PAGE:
Good morning to Springtime (although it feels more like Winter this morning). Today is Monday March 22, 2021. I have a long day ahead of me. But let's begin with last night..... Yet again, I was having trouble falling asleep. I finally started to doze off right around 12:30 am. Five minutes later I was startled awake by someone yelling at the top of his lungs. It sounded like he was trying to sing, but could not quite get it right. I heard sheer anger coming from his gut. Normally when my dogs hear any unusual noises late at night, they react by barking up a storm. I truly think they sensed that this situation could be dangerous, because they were silent. Here I was wide awake, yet again feeling panicked about my surgery. I was trying to keep my dogs quiet while a man was yelling right outside of my bedroom window. Allow me to clarify that he was not literally standing at my window, but rather walking up and down my street until the police finally showed up at 1:30 am. Not conducive for a good night's sleep or panic management. If this is a test of my inner strength right now, I think I just scored 110%!
Fast forward to my day today. I woke up feeling extremely nerve wracked. I thought about canceling my appointments, but somehow I found myself up and dressed and ready to go when my ride arrived (It definitely helped that I took an Ativan shortly before I left my house). Today's menu included a CatScan (which literally took 3 minutes to do) and then a Pre-Op appointment, followed by a blood draw. During the Pre-Op "Show and Tell" appointment, I got to see the actual wires that will be implanted into my brain and the pacer itself (the battery pocket), which will house the other end of the wires. The wires are actually way thicker than I thought they would be. It is truly mind boggling to think that those two wires are not only going to be housed in my body forever, but will carry me through the rest of my life (with a battery change every 15 years). Those whom I have spoken with that have undergone the DBS are ecstatically happy they did it! The common thread I have heard over and over is that this ground breaking procedure has given them their lives back!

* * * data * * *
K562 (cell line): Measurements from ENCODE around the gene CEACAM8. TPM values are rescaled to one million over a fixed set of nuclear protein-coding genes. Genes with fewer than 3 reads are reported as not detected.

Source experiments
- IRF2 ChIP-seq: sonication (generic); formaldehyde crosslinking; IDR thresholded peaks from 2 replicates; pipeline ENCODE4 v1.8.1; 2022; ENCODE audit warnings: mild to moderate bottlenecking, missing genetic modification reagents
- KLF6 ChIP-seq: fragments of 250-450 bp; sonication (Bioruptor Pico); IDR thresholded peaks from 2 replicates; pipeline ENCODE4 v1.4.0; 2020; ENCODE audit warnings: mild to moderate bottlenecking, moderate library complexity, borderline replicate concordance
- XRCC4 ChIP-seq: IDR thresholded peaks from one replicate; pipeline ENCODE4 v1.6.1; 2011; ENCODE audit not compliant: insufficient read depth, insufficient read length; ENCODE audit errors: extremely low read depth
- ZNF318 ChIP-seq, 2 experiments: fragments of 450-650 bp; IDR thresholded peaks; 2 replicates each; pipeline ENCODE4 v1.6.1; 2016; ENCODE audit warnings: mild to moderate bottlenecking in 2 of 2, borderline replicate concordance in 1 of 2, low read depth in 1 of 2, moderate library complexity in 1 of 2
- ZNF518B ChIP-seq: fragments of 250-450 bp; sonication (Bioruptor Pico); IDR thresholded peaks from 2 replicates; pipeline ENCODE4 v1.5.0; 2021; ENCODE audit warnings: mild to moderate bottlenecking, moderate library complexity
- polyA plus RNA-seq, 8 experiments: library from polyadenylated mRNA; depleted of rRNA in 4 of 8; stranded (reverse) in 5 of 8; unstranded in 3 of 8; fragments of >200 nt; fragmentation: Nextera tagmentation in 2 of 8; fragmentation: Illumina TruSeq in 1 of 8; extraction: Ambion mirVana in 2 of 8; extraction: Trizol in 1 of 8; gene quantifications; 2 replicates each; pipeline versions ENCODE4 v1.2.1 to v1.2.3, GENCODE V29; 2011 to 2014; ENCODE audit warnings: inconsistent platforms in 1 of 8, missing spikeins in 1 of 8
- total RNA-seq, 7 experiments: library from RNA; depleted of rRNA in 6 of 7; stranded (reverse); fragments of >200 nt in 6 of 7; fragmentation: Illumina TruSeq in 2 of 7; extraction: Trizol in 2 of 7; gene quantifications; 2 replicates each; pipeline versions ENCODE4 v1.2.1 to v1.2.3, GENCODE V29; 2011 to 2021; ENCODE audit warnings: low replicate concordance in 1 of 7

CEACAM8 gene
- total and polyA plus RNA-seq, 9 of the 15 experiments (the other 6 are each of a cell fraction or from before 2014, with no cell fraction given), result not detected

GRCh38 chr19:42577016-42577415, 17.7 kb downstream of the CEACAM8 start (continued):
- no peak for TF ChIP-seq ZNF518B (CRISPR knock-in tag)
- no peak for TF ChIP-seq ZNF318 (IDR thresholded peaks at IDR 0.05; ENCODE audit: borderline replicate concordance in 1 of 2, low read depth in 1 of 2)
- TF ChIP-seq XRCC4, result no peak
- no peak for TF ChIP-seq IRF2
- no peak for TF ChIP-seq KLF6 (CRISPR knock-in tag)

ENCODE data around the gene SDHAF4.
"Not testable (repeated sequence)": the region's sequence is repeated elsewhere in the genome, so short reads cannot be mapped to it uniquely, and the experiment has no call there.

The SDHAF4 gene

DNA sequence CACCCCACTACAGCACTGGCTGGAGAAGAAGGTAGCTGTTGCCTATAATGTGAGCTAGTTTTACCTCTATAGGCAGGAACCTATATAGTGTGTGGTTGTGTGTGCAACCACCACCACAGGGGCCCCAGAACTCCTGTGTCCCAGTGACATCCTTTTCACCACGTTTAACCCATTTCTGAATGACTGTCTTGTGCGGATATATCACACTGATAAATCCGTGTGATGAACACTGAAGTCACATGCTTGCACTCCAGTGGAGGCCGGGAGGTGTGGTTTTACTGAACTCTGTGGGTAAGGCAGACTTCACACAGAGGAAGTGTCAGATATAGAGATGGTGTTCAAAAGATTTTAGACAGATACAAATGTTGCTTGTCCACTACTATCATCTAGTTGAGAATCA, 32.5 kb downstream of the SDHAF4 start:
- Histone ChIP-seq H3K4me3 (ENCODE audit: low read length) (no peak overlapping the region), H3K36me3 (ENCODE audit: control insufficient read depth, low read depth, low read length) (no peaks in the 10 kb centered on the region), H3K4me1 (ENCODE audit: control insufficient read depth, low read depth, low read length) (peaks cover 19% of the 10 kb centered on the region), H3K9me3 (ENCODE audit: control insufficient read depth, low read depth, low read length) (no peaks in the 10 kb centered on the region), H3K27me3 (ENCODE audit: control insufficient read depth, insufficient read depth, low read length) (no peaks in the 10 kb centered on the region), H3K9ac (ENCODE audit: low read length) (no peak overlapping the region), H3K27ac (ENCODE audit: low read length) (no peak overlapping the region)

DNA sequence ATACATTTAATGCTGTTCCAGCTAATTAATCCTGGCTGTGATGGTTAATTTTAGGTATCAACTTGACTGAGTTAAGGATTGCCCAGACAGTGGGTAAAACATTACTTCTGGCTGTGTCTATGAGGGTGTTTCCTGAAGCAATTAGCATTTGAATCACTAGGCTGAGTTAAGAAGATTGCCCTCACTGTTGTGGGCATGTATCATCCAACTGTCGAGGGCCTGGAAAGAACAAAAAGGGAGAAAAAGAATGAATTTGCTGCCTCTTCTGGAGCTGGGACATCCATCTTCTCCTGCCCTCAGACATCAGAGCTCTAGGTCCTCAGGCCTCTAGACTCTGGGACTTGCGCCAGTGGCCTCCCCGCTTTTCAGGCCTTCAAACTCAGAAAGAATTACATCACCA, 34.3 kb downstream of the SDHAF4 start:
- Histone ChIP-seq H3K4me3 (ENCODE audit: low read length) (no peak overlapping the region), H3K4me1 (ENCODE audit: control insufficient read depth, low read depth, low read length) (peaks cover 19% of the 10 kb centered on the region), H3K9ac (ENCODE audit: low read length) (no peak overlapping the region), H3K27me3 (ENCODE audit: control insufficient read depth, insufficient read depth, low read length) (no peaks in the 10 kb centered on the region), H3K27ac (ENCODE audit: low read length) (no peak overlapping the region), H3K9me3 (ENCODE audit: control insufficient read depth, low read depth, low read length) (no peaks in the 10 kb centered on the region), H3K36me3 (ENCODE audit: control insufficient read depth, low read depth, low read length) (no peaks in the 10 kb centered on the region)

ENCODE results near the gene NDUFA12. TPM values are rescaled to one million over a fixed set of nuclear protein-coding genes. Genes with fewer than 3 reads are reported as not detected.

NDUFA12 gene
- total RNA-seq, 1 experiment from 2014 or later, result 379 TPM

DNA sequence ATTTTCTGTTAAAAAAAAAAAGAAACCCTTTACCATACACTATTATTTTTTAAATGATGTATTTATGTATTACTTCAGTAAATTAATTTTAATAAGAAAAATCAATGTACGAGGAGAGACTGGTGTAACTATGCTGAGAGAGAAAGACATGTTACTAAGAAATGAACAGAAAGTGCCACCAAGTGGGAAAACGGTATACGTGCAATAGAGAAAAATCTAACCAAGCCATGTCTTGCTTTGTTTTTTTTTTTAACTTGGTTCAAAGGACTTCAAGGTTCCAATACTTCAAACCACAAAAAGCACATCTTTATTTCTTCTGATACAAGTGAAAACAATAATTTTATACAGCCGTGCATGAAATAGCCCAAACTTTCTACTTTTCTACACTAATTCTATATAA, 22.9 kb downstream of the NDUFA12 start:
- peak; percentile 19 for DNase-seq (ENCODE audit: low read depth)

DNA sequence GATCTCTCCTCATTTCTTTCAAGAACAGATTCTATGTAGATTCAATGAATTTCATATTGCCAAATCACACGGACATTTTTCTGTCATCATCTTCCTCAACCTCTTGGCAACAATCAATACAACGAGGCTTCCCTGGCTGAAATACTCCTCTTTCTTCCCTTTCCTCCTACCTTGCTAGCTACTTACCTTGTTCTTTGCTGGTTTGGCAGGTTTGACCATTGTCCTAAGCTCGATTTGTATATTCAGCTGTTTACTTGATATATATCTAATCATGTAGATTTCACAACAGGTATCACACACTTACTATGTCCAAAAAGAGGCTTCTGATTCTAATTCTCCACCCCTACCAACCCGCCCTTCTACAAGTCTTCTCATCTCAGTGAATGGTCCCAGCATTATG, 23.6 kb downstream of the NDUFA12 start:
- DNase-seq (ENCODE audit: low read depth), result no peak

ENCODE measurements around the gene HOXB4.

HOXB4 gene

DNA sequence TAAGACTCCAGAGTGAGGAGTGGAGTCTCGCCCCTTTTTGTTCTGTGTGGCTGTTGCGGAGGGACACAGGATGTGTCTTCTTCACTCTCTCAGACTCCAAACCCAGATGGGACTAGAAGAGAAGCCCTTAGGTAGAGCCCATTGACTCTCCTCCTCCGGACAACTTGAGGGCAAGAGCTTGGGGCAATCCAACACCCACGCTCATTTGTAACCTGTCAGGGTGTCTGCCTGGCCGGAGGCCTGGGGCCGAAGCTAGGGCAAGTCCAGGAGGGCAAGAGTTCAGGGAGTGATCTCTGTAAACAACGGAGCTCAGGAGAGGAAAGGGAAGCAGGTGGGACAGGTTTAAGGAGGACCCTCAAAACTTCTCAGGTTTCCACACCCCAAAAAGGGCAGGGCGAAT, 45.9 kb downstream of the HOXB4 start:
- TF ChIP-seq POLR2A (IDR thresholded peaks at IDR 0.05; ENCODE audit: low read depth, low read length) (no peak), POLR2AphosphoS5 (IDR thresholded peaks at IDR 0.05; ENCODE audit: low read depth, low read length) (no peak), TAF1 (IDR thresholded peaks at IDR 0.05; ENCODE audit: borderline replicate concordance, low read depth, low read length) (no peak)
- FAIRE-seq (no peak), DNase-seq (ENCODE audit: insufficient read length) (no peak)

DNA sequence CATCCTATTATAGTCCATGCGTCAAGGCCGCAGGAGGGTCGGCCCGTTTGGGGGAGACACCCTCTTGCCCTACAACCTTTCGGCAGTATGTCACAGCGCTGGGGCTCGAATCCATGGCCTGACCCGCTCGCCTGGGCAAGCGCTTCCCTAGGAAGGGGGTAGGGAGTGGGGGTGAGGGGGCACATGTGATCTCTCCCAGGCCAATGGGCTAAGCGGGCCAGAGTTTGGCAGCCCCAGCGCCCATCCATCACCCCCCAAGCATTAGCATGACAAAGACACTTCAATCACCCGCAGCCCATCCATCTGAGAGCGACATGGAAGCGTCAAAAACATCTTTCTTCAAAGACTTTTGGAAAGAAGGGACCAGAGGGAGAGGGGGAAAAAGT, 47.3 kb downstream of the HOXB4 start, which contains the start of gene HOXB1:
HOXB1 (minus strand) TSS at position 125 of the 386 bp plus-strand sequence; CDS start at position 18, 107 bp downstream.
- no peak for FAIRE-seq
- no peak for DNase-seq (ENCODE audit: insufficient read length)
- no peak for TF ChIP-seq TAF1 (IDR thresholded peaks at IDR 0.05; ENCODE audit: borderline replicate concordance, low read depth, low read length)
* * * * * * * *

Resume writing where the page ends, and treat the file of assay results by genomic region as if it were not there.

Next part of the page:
The nurse who I spoke with today went over all of the pre-op instructions and then handed me a bag with two large sponges and a little plastic bottle of soap. The night before my surgery, I am to take a shower and scrub down with my regular soap first. Once I rinse off, I am to towel dry myself and then apply half of the bottle over my entire body (using their sponge), except for my face and hair. Once I give my body a good scrubbing, I will wash it off. I will repeat the same process the morning of surgery (this Friday). This soap is called Chlorhexidine. It's job is to prevent the growth of any bacteria on my skin (or to get rid of any germs which may be there already). This way, my skin will be protected during surgery.
Speaking of soap, I asked her how and when I would be able to wash my hair after surgery (I have very long hair and am worried about knots setting in). I have my arsenal of good shampoos and conditioners, but the only shampoo they want me to use is Johnson's Baby Shampoo. The good news here is that I will be able to wash my hair (even with staples in my head). However, the knot factor will be huge, as Johnson's is designed for babies who have baby fine hair. Like I always say "Nowwhat.com"? I asked about conditioning my mane and she said that I can, as long as I stick to the ends of my hair. This should be very interesting to see if I can keep my hair knot free and happy! For any of you ladies or gentlemen who are reading this, we have to wait three months to get our hair done in any capacity. I figure that I have already waited over a year without a hair cut or color change, because of Covid. What is another three months in the grand scheme of this thing called life? Two more appointments to go!